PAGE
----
Murdoch Says He’s Waiting Out AOL Rivalry

Nov 10, 2005  •  Post A Comment

News Corp. Chairman and CEO Rupert Murdoch said Thursday that he has considered taking an ownership interest in Time Warner’s America Online but hasn’t held any serious talks yet, in part because of the search-engine battle currently taking place between two AOL suitors: Google and Microsoft.

“We have not made any offer to [AOL] of any sort for any participation, but we have looked at whether there would be ways to work with them,” Mr. Murdoch told analysts during the company’s fiscal first-quarter earnings call.

However, he noted that the battle taking place between Google and Microsoft over which company will provide Web search services to AOL has taken precedence among AOL executives. “That has to be resolved first before any issue comes up on ownership,” Mr. Murdoch said.

Meanwhile, he repeated that the $2 billion his company might spend on Internet-related acquisitions “still feels about right,” with the company having spent around $1.4 billion so far on companies such as IGN Entertainment and Intermix Media. While he declined to give specifics on future acquisitions, Mr. Murdoch said News Corp. continues to negotiate to buy a search company, and revealed that the company’s specialty is video search.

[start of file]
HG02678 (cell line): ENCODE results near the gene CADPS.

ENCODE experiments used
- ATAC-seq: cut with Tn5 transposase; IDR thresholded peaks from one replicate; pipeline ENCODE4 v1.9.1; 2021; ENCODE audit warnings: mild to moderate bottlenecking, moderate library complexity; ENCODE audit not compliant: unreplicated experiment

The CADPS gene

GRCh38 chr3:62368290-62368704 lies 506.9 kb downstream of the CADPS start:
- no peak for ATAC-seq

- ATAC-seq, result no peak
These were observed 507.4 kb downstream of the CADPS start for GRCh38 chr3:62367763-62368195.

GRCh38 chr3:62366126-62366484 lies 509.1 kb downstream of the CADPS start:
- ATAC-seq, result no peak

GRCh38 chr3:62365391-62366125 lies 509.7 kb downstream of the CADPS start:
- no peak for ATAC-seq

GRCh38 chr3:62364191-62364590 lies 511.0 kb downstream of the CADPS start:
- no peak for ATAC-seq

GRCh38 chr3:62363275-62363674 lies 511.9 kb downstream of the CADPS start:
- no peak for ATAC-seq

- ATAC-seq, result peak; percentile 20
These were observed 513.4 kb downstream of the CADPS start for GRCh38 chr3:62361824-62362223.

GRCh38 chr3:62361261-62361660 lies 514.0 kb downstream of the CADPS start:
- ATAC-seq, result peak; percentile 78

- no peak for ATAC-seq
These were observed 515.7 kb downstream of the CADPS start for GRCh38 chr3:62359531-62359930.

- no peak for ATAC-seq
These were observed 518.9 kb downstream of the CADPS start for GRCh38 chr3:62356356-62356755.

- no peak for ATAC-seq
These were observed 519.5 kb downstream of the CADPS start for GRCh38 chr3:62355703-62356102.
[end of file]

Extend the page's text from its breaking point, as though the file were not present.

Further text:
“That deal has not been consummated, but it’s not a large investment,” he said.

Also on Thursday, News Corp. reported that it swung to a fiscal first-quarter loss of $433 million, compared with a year-earlier profit of $625 million. The company attributed the drop to an accounting charge totaling $1 billion for the write-down of the value of its broadcast TV licenses. The charge reflected new accounting rules that forced the company to value the licenses differently. Revenue for the three months ended Sept. 30 rose 10 percent to $5.7 billion.

The revenue growth was driven by continued strength at the company’s cable channels and movie studio, which helped to offset declines at the television unit.

The cable operation continued to benefit from ratings and advertising growth at FX and Fox News Channel, while television stations posted declines due to higher programming costs associated with local sports rights, the expansion of local news at several stations and higher promotional costs associated with the earlier launch of this year’s fall season.